Gettysburg, because of its proximity to the Motherhouse at Emmitsburg, saw the most activity by the nuns, but it was not only the Emmitsburg Charities who stepped up to the needs created by the War.   “ By the end of the war, more than 280 Mother Seton's Sisters of Charity from a variety of the diferent congregations that had their roots in Emmitsburg , had nursed both Union and Confederate soldiers in military and local hospitals, on transport boats on the Atlantic coast and on the Mississippi, and at temporary military encampments. Many soldiers forgot about their anti-Catholic feelings because of the Sister's devoted care.”  This last point is very important as much of the anti-Catholic bias was overcome by the gentle and compassionate nursing of the Sisters.  
Among the other Religious Congregations that helped out with battlefield nursing were the sisters of Charity of Nazareth—founded by Mother Catherine Spalding, not by Mother Seton, who maintained four military hospitals in Kentucky during the Civil War
The nursing needs of the Civil War opened a role of independence for women that had not previously existed in our society.   With the exception of Catholic Sisters, relatively few women stepped into the new roles available to them.   For almost a century more, the only women in the United States who took key administrative roles in public institutions—particulalry hospitals and women’s’  colleges were Catholic Religious Sisters.  Religious life was an area where the Catholic Church helped women break through the “glass ceilings” that put men in charge and left the work to women.  That, of course, has changed in the last fifty years as women have been able to enter the professions and sidle up the bar with the old boys.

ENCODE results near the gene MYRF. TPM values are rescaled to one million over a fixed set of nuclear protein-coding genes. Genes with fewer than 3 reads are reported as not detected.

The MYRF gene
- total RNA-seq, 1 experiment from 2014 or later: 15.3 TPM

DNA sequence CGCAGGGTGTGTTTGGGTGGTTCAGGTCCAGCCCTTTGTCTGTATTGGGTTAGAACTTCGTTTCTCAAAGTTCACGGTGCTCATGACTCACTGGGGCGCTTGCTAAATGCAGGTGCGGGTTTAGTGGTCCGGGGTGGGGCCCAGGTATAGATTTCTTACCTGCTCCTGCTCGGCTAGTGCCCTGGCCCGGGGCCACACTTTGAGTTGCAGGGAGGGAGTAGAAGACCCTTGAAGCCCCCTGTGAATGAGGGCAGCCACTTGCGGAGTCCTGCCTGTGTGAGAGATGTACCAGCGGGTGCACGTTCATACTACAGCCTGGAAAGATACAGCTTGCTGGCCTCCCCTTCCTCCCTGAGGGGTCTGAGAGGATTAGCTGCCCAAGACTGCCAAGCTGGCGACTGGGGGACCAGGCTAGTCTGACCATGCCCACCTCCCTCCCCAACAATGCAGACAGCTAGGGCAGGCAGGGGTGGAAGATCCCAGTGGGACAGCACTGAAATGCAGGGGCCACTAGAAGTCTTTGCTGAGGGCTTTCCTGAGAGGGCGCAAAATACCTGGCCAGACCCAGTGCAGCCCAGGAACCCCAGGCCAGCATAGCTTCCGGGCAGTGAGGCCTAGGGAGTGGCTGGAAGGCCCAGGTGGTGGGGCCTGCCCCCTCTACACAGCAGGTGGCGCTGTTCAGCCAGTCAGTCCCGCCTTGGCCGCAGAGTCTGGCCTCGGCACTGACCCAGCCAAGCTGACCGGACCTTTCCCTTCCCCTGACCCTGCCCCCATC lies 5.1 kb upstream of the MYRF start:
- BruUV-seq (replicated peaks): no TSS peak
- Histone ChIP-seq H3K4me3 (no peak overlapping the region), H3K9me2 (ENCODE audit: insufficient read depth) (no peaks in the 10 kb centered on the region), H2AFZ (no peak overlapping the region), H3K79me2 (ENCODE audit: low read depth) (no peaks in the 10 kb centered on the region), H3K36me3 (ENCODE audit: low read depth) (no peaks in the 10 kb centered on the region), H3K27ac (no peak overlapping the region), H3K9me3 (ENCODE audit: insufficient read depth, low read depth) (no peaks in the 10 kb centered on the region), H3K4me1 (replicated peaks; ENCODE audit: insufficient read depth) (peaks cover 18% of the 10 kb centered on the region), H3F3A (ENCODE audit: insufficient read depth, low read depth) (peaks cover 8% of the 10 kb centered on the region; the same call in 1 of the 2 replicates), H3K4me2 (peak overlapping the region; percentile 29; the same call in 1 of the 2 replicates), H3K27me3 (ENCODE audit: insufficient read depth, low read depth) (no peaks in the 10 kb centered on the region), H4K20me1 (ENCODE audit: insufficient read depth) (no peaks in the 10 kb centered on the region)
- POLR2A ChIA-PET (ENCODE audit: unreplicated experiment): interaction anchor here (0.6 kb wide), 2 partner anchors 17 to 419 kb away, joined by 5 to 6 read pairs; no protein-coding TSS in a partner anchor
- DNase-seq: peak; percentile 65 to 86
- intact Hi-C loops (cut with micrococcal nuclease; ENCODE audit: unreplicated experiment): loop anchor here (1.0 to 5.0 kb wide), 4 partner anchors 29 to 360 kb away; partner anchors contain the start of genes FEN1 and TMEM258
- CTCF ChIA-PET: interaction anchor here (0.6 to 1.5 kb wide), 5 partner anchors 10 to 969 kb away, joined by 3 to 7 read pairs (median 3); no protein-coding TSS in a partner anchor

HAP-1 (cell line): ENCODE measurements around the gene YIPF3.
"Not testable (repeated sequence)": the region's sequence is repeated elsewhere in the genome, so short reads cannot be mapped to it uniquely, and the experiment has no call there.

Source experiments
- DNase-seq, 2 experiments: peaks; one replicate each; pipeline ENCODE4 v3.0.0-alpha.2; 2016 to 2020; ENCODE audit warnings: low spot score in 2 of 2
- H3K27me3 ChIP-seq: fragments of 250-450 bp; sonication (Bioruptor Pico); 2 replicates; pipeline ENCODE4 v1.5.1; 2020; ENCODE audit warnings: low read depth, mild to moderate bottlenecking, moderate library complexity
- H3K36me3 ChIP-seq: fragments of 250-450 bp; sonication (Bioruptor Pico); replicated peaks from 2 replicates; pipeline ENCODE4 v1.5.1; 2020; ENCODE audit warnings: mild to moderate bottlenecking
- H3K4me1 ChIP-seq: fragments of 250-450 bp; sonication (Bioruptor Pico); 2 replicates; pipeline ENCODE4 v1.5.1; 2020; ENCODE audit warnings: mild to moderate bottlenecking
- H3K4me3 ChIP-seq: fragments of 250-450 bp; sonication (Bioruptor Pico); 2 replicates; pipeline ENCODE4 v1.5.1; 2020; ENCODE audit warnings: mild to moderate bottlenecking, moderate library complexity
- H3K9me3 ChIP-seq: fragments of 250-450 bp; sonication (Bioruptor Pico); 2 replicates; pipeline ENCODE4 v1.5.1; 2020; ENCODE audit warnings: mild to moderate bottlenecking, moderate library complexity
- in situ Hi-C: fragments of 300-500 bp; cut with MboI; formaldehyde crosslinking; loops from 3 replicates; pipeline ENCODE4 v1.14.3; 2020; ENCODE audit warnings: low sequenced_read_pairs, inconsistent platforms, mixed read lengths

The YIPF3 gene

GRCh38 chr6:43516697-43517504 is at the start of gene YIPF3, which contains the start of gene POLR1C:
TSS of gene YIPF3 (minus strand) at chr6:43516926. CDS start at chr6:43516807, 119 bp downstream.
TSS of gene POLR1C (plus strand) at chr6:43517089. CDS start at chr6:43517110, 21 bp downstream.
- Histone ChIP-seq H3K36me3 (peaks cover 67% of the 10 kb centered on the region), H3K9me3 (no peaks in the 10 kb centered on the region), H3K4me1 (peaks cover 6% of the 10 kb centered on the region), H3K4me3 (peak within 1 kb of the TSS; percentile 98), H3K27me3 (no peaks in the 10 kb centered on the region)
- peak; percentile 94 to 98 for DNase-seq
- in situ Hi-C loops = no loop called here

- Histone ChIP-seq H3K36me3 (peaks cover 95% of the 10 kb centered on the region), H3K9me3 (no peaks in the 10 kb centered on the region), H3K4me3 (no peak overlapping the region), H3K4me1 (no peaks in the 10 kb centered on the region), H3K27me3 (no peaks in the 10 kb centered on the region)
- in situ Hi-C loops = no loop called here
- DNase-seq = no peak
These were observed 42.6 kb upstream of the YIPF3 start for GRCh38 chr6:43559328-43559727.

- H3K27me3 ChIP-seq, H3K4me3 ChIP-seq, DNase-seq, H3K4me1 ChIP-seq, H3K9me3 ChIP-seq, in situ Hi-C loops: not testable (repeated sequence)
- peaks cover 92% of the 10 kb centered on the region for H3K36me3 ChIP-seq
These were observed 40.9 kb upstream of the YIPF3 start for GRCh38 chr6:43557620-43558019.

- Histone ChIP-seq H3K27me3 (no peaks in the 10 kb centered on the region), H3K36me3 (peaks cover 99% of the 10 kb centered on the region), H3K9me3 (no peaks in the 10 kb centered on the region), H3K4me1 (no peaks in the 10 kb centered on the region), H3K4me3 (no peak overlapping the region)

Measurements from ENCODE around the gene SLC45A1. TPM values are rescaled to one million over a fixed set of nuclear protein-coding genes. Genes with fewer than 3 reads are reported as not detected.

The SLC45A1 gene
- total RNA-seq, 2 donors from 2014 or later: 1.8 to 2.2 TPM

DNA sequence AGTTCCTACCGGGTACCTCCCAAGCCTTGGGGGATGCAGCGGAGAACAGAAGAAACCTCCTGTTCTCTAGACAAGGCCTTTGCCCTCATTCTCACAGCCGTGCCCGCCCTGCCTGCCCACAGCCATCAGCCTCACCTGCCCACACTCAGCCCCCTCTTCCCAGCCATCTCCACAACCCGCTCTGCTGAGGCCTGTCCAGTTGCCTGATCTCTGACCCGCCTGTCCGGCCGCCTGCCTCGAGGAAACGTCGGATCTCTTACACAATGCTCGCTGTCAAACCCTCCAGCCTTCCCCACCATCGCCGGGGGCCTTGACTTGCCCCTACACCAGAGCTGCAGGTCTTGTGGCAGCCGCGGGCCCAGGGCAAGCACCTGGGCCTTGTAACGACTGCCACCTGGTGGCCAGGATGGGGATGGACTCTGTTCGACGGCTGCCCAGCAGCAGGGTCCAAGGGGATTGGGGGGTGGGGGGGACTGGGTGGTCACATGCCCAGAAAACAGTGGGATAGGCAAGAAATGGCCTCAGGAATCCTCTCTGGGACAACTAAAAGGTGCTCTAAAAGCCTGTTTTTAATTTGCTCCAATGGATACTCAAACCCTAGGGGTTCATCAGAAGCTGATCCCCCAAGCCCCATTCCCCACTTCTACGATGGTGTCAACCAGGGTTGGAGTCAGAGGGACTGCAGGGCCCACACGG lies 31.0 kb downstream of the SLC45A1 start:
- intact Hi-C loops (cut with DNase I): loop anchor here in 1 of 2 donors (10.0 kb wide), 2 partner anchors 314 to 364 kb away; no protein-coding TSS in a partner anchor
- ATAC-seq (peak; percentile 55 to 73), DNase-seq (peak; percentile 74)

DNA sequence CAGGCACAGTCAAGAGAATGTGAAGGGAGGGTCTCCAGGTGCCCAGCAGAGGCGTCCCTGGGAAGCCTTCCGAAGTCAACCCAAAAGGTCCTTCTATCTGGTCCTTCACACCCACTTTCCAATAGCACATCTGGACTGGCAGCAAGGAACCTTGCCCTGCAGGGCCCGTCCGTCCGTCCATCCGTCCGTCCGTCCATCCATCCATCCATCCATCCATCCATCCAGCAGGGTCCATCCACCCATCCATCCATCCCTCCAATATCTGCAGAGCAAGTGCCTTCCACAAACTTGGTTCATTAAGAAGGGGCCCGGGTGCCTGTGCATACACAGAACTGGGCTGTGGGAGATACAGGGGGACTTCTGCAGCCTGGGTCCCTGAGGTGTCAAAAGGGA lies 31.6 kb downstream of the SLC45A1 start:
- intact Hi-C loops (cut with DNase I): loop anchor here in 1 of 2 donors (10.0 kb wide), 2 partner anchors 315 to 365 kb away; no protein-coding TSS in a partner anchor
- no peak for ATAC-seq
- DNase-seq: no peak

The image today is the plaque on a monument to the various Sisters who stepped up to the challenge of nursing the soldiers of both armies during the American War.  Each Sister in the plaque wears the habit of one of the various Congregations who supplied nurses.  This picture is not as clear as one might wish it be, but if you double-click on the photo you should get a larger (and more clear) version.